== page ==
Note: Allpar does not take responsibility for the veracity of any information or opinions here, does not claim expertise, and is not responsible for any consequences. Please proceed at your own risk.
courtesy of Wes Grueninger
The door hinge stops on K-bodies (and, probably, E-bodies) are totally friction-based. A little metal tab rides up a metal 'ramp,' which gives the door some resistance while opening it, and when it reaches the end of the ramp, it 'pops' down, giving the door a detent at full-open so that a strong wind won't send it slamming shut while you're getting into the vehicle.
But with time the grease used on the friction surfaces of these door hinges wears off or is washed off by overzealous car washes, meaning that there are now two metal pieces rubbing together without any lubrication. And in just about any situation, most people will agree, whenever there is a large amount of friction, lubrication is A Good Thing <tm>.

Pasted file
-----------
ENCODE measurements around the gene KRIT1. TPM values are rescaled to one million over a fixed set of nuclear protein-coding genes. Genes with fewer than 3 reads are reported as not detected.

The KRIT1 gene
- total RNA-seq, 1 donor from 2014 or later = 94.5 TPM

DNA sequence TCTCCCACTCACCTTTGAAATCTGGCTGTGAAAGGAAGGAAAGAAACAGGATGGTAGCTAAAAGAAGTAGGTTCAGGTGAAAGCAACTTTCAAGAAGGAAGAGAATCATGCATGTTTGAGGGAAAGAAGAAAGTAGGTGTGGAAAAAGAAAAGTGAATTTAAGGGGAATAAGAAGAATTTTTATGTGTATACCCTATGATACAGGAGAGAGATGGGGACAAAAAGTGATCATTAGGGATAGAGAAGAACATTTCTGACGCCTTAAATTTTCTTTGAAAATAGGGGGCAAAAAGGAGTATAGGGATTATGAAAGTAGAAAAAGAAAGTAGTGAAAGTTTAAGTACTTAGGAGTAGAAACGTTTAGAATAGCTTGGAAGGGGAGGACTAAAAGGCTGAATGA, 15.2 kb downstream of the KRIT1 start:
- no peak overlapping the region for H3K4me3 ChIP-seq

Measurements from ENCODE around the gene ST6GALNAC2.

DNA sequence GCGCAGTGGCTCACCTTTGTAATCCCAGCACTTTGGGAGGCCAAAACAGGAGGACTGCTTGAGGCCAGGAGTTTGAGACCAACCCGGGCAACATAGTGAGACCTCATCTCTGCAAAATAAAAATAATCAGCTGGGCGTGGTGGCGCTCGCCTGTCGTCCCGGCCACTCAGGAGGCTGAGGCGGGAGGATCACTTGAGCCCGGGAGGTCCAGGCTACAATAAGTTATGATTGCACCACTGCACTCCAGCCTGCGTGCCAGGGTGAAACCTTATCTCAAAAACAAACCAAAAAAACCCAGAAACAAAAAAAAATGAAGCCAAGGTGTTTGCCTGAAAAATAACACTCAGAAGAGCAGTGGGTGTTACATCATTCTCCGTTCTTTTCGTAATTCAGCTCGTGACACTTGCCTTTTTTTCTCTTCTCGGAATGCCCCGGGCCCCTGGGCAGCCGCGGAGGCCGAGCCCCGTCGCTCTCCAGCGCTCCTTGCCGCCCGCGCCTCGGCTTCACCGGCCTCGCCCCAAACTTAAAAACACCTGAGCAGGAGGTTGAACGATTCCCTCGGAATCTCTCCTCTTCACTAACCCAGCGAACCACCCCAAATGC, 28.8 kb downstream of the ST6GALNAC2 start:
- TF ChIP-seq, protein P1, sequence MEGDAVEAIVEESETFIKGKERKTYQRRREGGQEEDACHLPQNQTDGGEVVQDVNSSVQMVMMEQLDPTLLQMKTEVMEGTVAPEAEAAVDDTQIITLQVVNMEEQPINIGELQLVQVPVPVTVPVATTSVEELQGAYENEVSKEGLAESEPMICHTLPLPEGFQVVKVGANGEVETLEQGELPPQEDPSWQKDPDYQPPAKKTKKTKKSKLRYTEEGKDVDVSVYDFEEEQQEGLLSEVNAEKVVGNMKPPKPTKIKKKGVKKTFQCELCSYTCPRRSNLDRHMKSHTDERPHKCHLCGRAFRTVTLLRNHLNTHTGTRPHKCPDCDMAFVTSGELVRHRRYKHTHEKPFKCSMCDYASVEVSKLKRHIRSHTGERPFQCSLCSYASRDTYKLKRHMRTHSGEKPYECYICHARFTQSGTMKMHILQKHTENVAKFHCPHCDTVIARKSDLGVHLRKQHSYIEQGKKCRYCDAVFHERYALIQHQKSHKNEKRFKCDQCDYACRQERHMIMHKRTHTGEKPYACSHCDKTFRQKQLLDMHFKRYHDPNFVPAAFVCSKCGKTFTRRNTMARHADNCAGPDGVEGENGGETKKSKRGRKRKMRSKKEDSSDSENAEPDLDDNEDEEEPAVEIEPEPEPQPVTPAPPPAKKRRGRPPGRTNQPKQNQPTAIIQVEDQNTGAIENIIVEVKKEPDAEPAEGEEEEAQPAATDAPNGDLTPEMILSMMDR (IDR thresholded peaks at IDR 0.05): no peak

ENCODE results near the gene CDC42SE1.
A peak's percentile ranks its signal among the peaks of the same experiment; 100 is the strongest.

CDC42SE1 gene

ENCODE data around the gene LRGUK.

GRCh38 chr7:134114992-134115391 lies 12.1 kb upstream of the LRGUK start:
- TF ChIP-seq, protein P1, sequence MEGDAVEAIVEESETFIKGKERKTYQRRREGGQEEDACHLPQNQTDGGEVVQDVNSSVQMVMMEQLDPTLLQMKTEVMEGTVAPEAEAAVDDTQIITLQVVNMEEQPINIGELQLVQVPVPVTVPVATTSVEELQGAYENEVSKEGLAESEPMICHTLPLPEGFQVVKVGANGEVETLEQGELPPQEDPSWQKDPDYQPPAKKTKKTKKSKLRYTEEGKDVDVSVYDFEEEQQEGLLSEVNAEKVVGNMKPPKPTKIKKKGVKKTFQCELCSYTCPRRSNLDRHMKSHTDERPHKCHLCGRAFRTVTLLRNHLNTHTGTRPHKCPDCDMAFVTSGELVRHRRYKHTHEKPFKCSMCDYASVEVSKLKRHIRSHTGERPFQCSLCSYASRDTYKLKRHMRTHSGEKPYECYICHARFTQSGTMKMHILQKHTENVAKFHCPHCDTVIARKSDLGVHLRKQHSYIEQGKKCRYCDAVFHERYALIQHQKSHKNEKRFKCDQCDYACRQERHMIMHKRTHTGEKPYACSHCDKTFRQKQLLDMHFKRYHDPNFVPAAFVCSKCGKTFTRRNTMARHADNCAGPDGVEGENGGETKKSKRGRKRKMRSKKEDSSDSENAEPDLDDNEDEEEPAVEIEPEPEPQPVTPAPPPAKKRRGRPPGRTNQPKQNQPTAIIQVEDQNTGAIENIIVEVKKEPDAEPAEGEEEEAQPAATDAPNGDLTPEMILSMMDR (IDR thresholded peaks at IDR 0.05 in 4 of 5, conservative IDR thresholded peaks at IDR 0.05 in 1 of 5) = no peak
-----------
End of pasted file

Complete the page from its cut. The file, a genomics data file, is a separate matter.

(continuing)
So what I did was to use some Brakleen to clean off the wear surfaces, then coat both the 'ramp' and the tab with anti-seize compound. This is very easy to do for the back doors, where the hinges are exposed, but to do the front doors requires using an array of ice picks to painstakingly insert some anti-seize compound onto the hinge's friction surfaces.
Chrysler 1957: Speed, Design, Squads
Miss Mopar on Chryslers at Carlisle
All Mopar Car and Truck News
Chrysler 300 Letter Cars
The Engine Cleanup Committee